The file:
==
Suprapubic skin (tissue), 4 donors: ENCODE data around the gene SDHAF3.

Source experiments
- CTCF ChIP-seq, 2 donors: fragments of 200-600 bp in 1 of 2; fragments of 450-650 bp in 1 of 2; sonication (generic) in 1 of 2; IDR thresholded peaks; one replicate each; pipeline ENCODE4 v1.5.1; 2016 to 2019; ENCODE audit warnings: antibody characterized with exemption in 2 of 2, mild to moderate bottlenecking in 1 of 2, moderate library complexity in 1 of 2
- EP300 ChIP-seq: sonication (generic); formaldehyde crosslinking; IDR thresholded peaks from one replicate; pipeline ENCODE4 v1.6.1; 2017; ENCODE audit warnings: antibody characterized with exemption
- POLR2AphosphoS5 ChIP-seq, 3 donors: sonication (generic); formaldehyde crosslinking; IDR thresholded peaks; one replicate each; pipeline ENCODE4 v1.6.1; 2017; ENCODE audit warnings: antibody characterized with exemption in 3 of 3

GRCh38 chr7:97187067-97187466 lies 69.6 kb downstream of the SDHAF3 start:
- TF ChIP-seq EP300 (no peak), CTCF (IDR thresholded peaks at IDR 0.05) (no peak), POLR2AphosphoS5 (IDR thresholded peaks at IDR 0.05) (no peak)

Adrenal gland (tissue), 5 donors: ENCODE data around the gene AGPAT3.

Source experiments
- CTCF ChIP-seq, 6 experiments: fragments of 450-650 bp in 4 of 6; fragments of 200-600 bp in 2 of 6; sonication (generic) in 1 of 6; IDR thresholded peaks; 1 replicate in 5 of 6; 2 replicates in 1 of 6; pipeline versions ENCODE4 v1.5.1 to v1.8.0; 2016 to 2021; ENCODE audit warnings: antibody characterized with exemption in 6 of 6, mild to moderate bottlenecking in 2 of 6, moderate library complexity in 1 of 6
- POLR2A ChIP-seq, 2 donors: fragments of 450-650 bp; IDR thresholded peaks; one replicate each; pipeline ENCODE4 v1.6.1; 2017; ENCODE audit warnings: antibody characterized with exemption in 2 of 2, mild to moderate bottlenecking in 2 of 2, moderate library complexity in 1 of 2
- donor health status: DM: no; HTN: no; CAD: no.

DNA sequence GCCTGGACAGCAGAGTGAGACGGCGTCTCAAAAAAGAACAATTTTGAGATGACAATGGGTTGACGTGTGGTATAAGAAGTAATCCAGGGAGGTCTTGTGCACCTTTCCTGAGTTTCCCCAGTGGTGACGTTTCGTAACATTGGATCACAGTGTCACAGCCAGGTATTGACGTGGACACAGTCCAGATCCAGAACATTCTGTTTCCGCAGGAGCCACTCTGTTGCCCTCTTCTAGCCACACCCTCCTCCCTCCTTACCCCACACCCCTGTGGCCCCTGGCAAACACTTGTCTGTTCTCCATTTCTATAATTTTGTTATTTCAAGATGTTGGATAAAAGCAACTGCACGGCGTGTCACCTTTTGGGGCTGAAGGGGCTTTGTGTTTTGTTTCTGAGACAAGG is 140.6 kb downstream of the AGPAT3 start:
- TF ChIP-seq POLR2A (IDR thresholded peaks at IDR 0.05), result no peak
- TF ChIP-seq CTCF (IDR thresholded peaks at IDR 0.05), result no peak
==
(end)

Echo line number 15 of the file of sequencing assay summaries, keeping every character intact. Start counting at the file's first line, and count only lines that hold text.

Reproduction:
- TF ChIP-seq CTCF (IDR thresholded peaks at IDR 0.05), result no peak